KAWS’ new, worldwide exhibition opened on March 12, despite the onslaught of a pandemic virus. However, Brian Donnelly’s (a.k.a. KAWS) newest work might be the type of art most well-suited for a planet on lockdown. The augmented-reality (AR) project titled “EXPANDED HOLIDAY” is comprised of three parts. “AT THIS TIME (EXPANDED)” is an open edition of three AR sculptures, which are available as a time-based acquisition for one week or 30 days. “COMPANION (EXPANDED)” is a 1.8 meter AR sculpture in a limited edition of 25, plus five artist’s proofs. “COMPANION (EXPANDED)” can be seen for free as a virtual installation of giant AR “sculptures” at 12 physical locations round the world.
Partnering with augmented, virtual and mixed reality studio Acute Art, Donnelly has created 3D sculptures of his Companion character, which only exist in AR. The public exhibition of “COMPANION (EXPANDED)” can be viewed as it levitates over landmarks in cities ranging from Doha to Melbourne and Sao Paulo to Seoul, via the Acute Art app on a smart phone. Stand on the banks of the Thames in London and point your device’s camera at the Millennium Bridge and there will be an enormous Companion sculpture floating above it. Take a smart phone on safari in Serengeti National Park in Tanzania and you can catch a giant Companion floating over the grassy plains.
Donnelly began as a street artist in New York. “When I was doing graffiti, my whole thought was ‘I just want to exist. I want to exist with this visual language in the world.’ It meant nothing to me to make paintings if I wasn’t reaching people.”
Moving from graffiti to vinyl toys and then larger sculptures, paintings and over-sized installations, the artist has succeeded at his goal of existing in the world. His work has sold for millions of dollars, but his small vinyl figures can be had for under fifty. “EXPANDED HOLIDAY” returns his work to the street, while at the same time transcending the gallery, the museum and the physical world allowing it to reach far more people than any of his real world art. The work is invisible but visible. “This is just kinda air, non-existent,” says Donnelly.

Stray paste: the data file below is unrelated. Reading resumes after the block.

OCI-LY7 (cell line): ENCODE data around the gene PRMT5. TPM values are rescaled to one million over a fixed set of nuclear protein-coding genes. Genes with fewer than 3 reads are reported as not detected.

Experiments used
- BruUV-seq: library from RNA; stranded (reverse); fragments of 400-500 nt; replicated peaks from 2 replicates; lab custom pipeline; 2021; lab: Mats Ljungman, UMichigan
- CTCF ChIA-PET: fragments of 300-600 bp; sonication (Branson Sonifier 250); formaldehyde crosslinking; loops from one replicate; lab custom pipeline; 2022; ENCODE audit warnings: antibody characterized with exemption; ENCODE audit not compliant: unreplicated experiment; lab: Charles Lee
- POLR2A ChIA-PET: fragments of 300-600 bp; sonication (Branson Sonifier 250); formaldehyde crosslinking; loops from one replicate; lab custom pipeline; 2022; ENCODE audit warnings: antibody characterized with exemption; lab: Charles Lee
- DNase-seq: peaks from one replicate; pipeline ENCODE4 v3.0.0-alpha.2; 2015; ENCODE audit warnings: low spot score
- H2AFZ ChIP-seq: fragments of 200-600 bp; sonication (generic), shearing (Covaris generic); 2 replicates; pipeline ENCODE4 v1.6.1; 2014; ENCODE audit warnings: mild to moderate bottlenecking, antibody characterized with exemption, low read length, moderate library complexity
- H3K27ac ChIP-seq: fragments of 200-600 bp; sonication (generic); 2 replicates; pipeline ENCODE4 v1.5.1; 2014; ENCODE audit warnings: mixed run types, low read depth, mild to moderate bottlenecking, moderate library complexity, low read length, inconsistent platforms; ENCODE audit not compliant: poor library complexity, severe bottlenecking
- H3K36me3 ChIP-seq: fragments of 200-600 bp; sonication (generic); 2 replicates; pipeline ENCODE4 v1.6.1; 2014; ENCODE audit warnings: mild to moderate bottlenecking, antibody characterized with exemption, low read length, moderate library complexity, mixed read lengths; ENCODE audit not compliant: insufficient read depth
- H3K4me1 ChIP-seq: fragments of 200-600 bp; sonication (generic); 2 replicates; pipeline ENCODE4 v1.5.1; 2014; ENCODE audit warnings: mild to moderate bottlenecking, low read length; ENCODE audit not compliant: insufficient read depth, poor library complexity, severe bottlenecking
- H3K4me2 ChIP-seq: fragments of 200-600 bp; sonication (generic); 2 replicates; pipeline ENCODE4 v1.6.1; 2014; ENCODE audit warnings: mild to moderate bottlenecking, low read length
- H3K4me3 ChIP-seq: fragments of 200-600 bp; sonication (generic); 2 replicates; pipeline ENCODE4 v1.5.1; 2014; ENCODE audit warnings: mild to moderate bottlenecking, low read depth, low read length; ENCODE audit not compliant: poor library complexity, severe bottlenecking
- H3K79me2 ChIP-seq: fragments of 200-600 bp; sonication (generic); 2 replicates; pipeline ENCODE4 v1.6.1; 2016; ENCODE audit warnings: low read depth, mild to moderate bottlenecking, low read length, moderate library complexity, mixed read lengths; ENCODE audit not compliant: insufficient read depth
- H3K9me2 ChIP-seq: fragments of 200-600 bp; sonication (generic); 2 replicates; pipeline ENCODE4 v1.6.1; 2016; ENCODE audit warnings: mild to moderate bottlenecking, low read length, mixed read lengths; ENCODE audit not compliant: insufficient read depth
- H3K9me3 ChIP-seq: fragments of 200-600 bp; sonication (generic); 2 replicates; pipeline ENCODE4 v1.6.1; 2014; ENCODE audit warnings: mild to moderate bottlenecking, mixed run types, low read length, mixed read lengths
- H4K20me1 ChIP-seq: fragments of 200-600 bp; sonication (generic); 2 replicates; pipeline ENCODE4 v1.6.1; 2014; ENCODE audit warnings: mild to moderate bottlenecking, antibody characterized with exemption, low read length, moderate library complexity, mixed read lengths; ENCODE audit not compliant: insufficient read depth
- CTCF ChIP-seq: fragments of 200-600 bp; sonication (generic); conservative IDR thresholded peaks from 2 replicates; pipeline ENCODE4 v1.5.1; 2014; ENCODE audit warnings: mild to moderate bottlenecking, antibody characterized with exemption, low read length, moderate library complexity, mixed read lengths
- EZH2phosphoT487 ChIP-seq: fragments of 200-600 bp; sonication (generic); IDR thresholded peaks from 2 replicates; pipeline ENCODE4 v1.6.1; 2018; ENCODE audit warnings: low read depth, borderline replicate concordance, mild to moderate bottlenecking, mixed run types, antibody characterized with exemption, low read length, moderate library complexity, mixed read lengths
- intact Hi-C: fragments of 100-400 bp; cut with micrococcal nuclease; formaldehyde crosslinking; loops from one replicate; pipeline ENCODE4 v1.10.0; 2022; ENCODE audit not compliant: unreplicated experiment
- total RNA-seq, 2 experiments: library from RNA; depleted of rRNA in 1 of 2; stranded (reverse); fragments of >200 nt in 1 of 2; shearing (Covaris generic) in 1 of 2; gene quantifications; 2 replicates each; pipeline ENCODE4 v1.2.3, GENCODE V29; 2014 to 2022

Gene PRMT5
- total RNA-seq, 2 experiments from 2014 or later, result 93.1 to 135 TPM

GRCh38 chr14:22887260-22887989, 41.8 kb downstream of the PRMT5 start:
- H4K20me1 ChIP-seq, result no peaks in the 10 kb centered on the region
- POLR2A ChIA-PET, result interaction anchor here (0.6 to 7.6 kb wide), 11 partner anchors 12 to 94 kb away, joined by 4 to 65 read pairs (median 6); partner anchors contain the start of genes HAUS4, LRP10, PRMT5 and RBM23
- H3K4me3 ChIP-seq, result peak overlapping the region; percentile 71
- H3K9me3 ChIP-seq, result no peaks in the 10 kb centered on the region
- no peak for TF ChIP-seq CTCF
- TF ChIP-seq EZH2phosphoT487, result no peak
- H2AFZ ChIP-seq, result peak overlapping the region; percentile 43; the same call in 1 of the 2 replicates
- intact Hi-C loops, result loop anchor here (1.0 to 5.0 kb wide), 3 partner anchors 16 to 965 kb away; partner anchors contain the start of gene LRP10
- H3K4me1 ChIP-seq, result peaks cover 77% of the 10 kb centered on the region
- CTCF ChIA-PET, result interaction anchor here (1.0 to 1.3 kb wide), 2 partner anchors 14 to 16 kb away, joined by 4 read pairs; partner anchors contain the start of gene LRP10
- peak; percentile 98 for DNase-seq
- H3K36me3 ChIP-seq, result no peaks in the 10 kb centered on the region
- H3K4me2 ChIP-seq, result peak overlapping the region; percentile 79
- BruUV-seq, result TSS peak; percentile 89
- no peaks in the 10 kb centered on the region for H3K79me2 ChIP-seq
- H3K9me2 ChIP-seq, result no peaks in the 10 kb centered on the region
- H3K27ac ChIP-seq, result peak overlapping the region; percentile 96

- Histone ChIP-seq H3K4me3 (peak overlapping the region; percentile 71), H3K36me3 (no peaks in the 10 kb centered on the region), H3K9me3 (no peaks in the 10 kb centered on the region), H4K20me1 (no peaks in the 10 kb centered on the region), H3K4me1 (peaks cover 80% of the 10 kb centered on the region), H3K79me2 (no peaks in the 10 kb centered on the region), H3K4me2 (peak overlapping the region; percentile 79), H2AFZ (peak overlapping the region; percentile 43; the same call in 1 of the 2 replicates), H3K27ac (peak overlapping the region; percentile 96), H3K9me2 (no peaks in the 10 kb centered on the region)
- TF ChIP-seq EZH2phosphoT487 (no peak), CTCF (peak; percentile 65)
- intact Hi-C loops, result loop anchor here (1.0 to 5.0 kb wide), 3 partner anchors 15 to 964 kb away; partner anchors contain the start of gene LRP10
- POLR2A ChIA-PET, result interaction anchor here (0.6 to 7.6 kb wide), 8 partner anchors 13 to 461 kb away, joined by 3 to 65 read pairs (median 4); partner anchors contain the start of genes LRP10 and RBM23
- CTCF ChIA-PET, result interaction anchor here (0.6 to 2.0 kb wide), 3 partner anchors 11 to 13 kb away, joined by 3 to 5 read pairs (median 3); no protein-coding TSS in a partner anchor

Working in AR has allowed the artist expand the horizons for his work, while at the same time simplifying a lot of the logistics. Since no physical art exists, there is no crating, no shipping, no installing. As the world is threatened by climate change and COVID-19, an art project with almost no carbon footprint and no travel restrictions becomes even more attractive.
Though the limited edition of “COMPANION (EXPANDED)” at $10,000 a piece has already sold out, “AT THIS TIME (EXPANDED),” the time-based acquisitions (rentals), are still available via the smart phone app. There are three versions that are available individually for one week at $6.99 or all three can be acquired for 30 days at $30.99.
Acute Art was an ideal collaborator for this project. In a CNN.com style piece, CEO Jacob de Geer explains that the company “…was founded on the vision of bringing art to places where it could not be before, and creating experiences that are not replicable without technology. It’s always been about creating a piece that could not be painted or sculpted.”
Echoing de Geer’s sentiment, Donnelly says, “I have been creating objects and exhibiting works in public spaces throughout my career, and this allows me to expand on that in a whole new arena. The possibilities of locations and scale are endless, and I’m excited to start a new dialogue in this medium.”
“EXPANDED HOLIDAY” is on display now through the Acute Art app, available from the Apple App Store and the Google Play store in the following cities:
- Hong Kong
- New York (two locations)
- Sao Paulo
- Serengeti National Park
Read more: Augmented Reality Enters the Mainstream